Although interventions to curb the spread of the coronavirus disease 2019 (COVID-19) such as physical distancing, self-quarantine, and closure of universities and other educational institutions are crucially important, they are disrupting the wider economy.
Speaking in Parliament last month, Finance Minister Dr. Philip Mpango said that many economic sectors in Tanzania are affected, with education, aviation, maritime, hospitality, construction, and tourism being the worst-affected sectors. The impact of COVID-19 is enormous, but nevertheless ‘hopefully’ temporary.
Central banks in neighbouring Uganda and Kenya as well as in Egypt, Namibia, Mauritius, South Africa, and Ghana have joined the global trend of unveiling big policy responses in consonance with their respective economies’ GDP to limit the human and economic impact of the pandemic.
There is a surge in the flow of money from investments seen as riskier to the safety of cash, triggered by business distress and closures and the uncertainty surrounding a COVID-19-clouded future. This abrupt development is the main driver behind the evaporation of liquidity and, if uncontrolled, the spectre of credit contraction lurks over the Tanzanian economy.
Tanzania’s central bank, the Bank of Tanzania (‘the Bank’), needs to consider cushioning businesses and individuals by ensuring that credit is affordable and accessible during this unprecedented time. If not, credit starvation would greatly impact the economy and, consequently, recovery and productive capacity would be staggered and eclipsed, respectively.
Inflation—caused by excessive creation of money—is the number one economic enemy of Tanzania, according to the Bank’s website. In fulfilling the monetary policy objective stipulated under section 7(1) of the Bank of Tanzania Act, 2006, the Bank must first stabilise the economy and employment so as to keep the rate of inflation as low as possible.
Ideally, the optimal level of inflation within the target range can be achieved by setting a realistic and appropriate level and structure of interest rates. The situation is different however during an era of disruption to lives, the economy and society.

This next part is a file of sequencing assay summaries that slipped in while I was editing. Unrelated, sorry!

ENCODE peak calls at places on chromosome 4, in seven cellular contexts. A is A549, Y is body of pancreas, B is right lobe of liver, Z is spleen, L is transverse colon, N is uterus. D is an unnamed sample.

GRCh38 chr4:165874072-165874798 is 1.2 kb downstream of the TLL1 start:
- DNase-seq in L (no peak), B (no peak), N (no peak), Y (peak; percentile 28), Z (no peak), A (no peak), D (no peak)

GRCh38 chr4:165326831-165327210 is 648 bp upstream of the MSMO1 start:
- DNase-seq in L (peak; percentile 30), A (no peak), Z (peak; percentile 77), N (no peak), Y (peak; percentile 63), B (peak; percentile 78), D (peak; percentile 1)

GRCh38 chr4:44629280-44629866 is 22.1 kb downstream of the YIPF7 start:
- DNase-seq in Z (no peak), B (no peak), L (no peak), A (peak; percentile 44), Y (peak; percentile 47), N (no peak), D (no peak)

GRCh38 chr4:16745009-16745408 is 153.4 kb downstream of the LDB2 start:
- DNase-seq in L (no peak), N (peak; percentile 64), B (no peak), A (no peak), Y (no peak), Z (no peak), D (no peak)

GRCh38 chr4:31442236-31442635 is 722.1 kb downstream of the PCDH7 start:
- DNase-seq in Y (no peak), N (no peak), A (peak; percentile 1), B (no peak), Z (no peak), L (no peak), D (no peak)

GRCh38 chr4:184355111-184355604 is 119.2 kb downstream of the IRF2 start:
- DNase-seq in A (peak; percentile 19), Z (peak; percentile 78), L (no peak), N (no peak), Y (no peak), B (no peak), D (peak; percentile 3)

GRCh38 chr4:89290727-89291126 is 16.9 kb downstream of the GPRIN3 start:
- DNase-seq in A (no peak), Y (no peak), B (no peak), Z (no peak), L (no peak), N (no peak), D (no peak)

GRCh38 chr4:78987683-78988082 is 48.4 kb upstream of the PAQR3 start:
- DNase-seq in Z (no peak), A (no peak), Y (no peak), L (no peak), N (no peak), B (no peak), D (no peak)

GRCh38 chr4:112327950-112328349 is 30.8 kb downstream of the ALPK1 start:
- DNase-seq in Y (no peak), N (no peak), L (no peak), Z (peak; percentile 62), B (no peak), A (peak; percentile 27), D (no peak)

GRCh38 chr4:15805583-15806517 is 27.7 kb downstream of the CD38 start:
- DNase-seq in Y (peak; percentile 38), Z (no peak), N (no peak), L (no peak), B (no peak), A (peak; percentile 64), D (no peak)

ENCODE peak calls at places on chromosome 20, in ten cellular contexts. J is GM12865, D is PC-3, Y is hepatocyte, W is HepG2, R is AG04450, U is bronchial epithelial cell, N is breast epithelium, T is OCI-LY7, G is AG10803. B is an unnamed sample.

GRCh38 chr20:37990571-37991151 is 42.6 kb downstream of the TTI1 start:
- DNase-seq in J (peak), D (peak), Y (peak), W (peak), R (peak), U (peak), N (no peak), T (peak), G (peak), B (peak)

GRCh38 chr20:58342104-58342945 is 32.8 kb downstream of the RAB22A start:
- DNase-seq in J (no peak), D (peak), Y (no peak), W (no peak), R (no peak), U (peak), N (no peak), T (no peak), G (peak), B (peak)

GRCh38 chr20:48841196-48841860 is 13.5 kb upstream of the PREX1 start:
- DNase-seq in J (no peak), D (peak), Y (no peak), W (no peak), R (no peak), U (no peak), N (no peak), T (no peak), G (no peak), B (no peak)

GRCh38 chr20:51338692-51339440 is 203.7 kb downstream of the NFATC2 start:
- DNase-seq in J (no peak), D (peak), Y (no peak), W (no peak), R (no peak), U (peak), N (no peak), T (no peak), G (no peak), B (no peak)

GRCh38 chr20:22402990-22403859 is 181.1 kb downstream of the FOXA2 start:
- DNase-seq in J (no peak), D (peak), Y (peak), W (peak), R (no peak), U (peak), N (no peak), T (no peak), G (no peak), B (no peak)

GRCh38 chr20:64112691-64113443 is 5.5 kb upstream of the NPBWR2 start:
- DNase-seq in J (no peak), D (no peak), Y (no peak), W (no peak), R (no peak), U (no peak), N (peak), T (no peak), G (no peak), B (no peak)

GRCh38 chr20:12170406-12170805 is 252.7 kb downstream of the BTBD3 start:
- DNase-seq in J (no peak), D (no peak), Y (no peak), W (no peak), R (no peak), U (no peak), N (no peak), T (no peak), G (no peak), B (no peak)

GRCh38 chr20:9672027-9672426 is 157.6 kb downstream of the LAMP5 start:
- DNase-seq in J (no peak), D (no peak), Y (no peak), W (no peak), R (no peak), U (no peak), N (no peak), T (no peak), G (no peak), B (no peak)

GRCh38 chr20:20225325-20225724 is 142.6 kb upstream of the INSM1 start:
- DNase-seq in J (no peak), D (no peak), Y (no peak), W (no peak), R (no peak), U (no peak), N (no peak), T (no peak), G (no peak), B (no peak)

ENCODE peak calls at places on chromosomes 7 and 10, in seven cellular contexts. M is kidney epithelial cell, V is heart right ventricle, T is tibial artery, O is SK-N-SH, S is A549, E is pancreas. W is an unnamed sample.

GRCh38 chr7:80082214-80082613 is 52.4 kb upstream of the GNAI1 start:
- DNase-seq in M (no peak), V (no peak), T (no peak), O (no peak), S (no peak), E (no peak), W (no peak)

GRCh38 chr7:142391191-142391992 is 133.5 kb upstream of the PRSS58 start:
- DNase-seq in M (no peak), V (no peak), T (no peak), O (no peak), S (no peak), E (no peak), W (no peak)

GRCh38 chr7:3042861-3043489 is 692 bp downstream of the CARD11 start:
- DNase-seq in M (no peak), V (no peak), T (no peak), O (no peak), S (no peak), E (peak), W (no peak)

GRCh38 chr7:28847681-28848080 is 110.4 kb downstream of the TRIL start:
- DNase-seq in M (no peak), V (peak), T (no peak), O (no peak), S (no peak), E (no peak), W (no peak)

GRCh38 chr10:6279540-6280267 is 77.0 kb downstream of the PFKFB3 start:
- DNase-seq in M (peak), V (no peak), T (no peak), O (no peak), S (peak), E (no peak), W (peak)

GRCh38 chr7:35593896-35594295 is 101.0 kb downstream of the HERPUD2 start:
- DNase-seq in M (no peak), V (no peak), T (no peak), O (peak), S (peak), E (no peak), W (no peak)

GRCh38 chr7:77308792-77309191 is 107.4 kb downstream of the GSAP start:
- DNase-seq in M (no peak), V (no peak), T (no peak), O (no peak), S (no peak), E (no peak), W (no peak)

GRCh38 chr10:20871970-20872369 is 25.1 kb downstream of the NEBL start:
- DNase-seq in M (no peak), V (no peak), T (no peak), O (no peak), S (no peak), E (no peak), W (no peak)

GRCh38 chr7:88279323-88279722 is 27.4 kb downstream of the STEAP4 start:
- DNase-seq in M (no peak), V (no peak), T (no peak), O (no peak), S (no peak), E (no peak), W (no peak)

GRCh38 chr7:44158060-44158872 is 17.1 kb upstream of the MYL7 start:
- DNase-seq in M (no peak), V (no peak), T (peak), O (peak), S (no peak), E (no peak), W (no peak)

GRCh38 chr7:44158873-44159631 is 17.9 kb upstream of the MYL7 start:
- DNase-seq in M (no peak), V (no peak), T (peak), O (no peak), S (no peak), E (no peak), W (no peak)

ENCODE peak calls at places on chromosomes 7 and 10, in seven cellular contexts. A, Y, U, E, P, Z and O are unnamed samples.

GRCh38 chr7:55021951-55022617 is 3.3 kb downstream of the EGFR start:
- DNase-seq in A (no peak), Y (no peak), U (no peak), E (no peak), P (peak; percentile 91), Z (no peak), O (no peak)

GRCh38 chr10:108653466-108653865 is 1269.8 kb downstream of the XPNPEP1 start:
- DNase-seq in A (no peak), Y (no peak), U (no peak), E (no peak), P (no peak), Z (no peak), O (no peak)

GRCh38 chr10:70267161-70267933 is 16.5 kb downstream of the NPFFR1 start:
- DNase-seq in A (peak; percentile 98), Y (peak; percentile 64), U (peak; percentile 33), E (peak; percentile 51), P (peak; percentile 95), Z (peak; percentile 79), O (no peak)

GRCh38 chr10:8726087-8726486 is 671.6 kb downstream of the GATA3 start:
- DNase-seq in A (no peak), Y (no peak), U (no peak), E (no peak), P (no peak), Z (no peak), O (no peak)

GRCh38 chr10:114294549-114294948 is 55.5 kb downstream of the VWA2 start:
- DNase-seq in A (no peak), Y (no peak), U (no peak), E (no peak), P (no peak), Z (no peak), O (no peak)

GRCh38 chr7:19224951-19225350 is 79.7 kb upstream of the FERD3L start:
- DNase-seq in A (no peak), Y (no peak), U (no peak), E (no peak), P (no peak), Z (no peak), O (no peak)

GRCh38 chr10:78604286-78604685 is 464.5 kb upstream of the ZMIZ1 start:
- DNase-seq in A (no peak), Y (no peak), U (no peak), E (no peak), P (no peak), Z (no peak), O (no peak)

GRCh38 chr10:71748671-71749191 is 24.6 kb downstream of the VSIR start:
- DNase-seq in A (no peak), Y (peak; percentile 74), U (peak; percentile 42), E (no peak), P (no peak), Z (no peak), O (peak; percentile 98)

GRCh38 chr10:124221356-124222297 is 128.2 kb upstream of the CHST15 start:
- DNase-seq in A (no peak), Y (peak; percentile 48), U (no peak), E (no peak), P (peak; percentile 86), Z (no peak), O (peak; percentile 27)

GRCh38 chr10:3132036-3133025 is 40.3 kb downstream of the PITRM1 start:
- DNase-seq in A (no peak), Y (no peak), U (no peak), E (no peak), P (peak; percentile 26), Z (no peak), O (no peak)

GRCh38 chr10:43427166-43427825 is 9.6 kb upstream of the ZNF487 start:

In the face of COVID-19 disruptions, the Bank needs to take comprehensive, swift and decisive action to support the economy by ensuring the stability of the Tanzanian financial system and an adequate supply of credit during this incredibly difficult and stressful time.
From a monetary policy perspective, the Bank can support the economy by revising the discount rate and steering actual inflation towards its target. These tools would make it more profitable for commercial banks to lend by lowering their interest rates on loans and thus encourage businesses and individuals to borrow.
This is by no means an exhaustive list of the monetary policy tools that can be deployed to further support the Tanzanian economy and achieve the inflation target but it gives an indication of the many tools that can be used.
Tanzania’s financial markets are fairly still at a nascent stage. All the same, intervention by the Bank is crucial to ensure that these markets continue to function properly.
In this period of COVID-19, financial institutions might be disinclined to invest in government securities (Treasury bonds and Treasury bills) and other financial assets. Substantial fluctuation in the prices of these securities would discourage banks and financial institutions from trading in securities, which operate as a benchmark for other interest rates, thereby leading to illiquidity and, ultimately, a more inefficient market.
As the outbreak of the virus is straining financial markets, the Bank could expand its balance sheet by acquiring financial assets and acting as a lender-of-last resort to banks and financial institutions so as to ensure the smooth functioning of the financial system, seen as a critical factor to recovery.
The complexity and uncertainty emanating from the coronavirus may weaken the ability of financial institutions to obtain funds for lending to customers as well as force these institutions to cut back on lending for fear of insolvencies or default. In this case, the Bank’s role in making liquidity available to financial intermediaries to support financial market functioning and the flow of credit is critical if businesses and individuals are to navigate the COVID-19 crisis.
Ultimately, addressing the human and economic impact of coronavirus is not an all alone affair for the Bank; fiscal policy—the use of government spending and taxation to influence the economy—is similarly crucial in, inter alia, providing the financial muscle needed for the Bank’s interventions, including supplying official liquidity.
Paul Kibuuka (firstname.lastname@example.org), a tax and corporate lawyer and tax policy analyst, is the CEO of Isidora & Company and the Executive Director of the Taxation and Development Research Bureau.